• MeanSquare: This team doubled their efforts and worked on two datasets. With the graduate students dataset, they started with some very good plots as part of their EDA. Bar plot for total graduates grouped by major category and heat map to check collinearity both hold a lot of information. A pairplot among predictors is a very easy way to check their distribution and assert model assumptions. The model predictions were good. Model diagnostics through colored scatter plot of predictions was also well done. In addition to providing mean squared errors for model accuracy, these kind of diagnostic plots convey the same information in a way that is easy to understand. For women in STEM dataset, they had a piechart, bar plots and heat map, in addition to a scatterplot of predicted vs actual values that captures the model accuracy. Presentation is an equally important part of model building. It is important to convey the thoughts that went behind building your model. We encourage you to add content to summarize and add conclusions in each step.

The Runners up did a very good job but just missed out on a few key points that was expected. But kudos to them for making the top.

• DataArtists: Happiness Index dataset was a tough nut to crack. But DataArtists team really owned it. Their approach to this complex dataset was inspiring. With numerous variables and lots of missing values, they handled the data cleaning very well.  Application of multinomial logistic and attempt at decision tree is commendable. Having some output would have helped understand the strength of the model. Following the Refactored format to creating a notebook really helps present your findings and model building logic in a way that is clear to the reader. Focus on adding content and more exploratory data analysis around your variables. Work on perfecting your model and increase accuracy.

• Data_Diggers: They followed the refactored course format all through the notebook with content added for every step. Each exercise was followed by very strong assertion blocks. A scatterplot of Median salary and proportion of women in STEM was used to clearly show the relationship between the two variables. Conclusions were provided for the plots, which is what we expect from EDA. A bar plot showing the number of men and women in each category is illustrative. Their team were one of the very few who clearly showed the model statistics along with model evaluation metrics. They used a pair plot to assess model accuracy which was a unique approach and very useful. As part of EDA and data cleaning, you were expected to check for multicollinearity and missing values and provide summary statistics. This forms an important first step. Always ensure your data is clean before you venture into building a model around it. Collinear predictors can severely affect the performance of your model.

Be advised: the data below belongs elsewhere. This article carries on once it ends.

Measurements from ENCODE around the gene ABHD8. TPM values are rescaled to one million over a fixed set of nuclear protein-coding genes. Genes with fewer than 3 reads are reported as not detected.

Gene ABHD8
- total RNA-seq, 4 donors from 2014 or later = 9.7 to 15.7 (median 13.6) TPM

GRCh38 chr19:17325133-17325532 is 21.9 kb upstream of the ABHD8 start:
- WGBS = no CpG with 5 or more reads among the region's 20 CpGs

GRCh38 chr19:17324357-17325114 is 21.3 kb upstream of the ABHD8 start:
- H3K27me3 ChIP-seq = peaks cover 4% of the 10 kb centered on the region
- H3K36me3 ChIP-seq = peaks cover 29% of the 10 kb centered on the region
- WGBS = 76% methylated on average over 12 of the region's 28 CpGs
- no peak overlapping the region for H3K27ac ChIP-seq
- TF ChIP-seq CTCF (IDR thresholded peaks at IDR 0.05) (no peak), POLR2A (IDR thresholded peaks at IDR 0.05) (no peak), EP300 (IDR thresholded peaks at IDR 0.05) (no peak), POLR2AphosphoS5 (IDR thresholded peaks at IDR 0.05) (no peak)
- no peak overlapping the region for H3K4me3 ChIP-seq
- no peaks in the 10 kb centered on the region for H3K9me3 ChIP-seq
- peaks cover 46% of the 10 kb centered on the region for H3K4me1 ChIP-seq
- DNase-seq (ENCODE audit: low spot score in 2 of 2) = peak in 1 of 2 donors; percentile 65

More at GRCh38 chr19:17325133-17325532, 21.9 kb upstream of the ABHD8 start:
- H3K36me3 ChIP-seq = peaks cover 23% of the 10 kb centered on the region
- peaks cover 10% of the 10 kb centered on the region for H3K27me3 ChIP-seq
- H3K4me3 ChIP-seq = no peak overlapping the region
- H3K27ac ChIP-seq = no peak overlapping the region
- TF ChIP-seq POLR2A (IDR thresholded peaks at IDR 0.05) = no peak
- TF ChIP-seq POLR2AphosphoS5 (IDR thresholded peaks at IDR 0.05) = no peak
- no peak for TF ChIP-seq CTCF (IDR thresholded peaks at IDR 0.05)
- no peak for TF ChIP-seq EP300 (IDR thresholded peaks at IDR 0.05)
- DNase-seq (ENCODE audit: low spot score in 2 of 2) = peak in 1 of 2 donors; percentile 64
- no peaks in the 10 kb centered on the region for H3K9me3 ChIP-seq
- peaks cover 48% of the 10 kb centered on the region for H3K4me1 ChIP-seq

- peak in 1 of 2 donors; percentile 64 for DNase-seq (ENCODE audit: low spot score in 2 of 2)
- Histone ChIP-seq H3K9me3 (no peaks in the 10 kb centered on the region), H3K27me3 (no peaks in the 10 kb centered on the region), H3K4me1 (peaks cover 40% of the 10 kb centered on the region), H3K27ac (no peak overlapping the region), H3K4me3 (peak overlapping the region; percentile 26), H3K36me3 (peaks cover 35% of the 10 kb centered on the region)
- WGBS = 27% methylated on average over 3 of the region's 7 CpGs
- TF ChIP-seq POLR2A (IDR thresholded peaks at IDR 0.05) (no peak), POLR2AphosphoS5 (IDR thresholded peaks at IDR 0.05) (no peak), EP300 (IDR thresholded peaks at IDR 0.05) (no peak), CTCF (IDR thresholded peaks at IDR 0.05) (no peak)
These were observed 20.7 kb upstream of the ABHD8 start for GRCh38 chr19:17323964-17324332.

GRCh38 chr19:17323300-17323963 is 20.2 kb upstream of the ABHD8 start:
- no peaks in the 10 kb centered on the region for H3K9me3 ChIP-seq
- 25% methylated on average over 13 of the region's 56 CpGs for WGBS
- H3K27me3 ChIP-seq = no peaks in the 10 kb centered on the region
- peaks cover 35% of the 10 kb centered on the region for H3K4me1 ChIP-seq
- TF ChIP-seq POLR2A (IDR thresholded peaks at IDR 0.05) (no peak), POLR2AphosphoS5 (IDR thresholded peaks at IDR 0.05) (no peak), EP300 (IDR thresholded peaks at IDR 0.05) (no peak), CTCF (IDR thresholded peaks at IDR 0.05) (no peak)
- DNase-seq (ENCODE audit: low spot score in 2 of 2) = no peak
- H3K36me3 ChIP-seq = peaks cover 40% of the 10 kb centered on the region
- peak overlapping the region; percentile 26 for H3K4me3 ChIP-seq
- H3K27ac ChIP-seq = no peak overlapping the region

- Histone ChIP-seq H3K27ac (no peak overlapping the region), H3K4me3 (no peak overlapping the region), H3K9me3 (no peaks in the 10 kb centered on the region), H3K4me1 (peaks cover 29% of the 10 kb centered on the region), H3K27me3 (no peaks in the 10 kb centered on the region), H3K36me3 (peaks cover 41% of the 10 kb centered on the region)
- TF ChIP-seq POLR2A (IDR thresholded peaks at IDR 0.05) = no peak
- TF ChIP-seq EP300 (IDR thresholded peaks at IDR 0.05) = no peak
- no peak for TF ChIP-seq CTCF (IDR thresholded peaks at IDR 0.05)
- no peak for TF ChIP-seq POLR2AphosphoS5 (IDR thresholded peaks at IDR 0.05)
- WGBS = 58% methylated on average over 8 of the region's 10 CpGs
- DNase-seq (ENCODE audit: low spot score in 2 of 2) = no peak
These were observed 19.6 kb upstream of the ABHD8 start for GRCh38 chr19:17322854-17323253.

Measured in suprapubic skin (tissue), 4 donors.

In general, for everyone, we encourage you to not just fit a good model to the data but also to understand the hypothesis behind building the model. Derive inferences from your model. Every data tells a story and the objective of a model is to extract maximum information from that story. Build conclusions and explain limitations in the model. Understand how coefficients relate to the predictors and what their standard errors mean. Asses the model accuracy and build diagnostic plots. Explain why you chose the predictors and why your model is the best fit. Presenting output goes a long way in communicating what your model is about. Explain why you chose a plot, what did you learn from the plot, why did you choose a model diagnostic and what does it imply about your model.

 

Tom and David made some wonderful connections at the event and looking forward to work with students and university.

What’s next?

Traveling on this hackathon journey has been so exciting that it planted seeds for new possibilities. Some of the possibilities are organizing inter college hackathon or may be a world wide hackathon to put the platform to test the boundaries. We started receiving correspondence from students who are looking for career opportunites. So, I am thinking about launching a thousand virtual internships initiative for students to contribute to continuous development of the refactored platform and content.  That could open up a world of opportunities for students and us. I am definitely excited to see where this takes us.

Ram Dhan Yadav Katamaraja is the Founder and CEO of Colabery Inc. Ram is a Harvard University Alum with a Master of Liberal Arts in Management. Ram believes that there is a need to create innovative skill development platforms from ground up that have “inclusivity” and “equal opportunity” at core. Ram has been working on http://app.colaberry.com and http://refactored.ai platforms which have directly impacted the careers of thousands of people from many countries.